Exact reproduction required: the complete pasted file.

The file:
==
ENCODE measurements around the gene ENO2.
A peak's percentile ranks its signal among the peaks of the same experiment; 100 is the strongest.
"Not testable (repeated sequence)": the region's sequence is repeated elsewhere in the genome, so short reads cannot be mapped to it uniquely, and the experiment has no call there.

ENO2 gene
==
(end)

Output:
ENCODE measurements around the gene ENO2.
A peak's percentile ranks its signal among the peaks of the same experiment; 100 is the strongest.
"Not testable (repeated sequence)": the region's sequence is repeated elsewhere in the genome, so short reads cannot be mapped to it uniquely, and the experiment has no call there.

ENO2 gene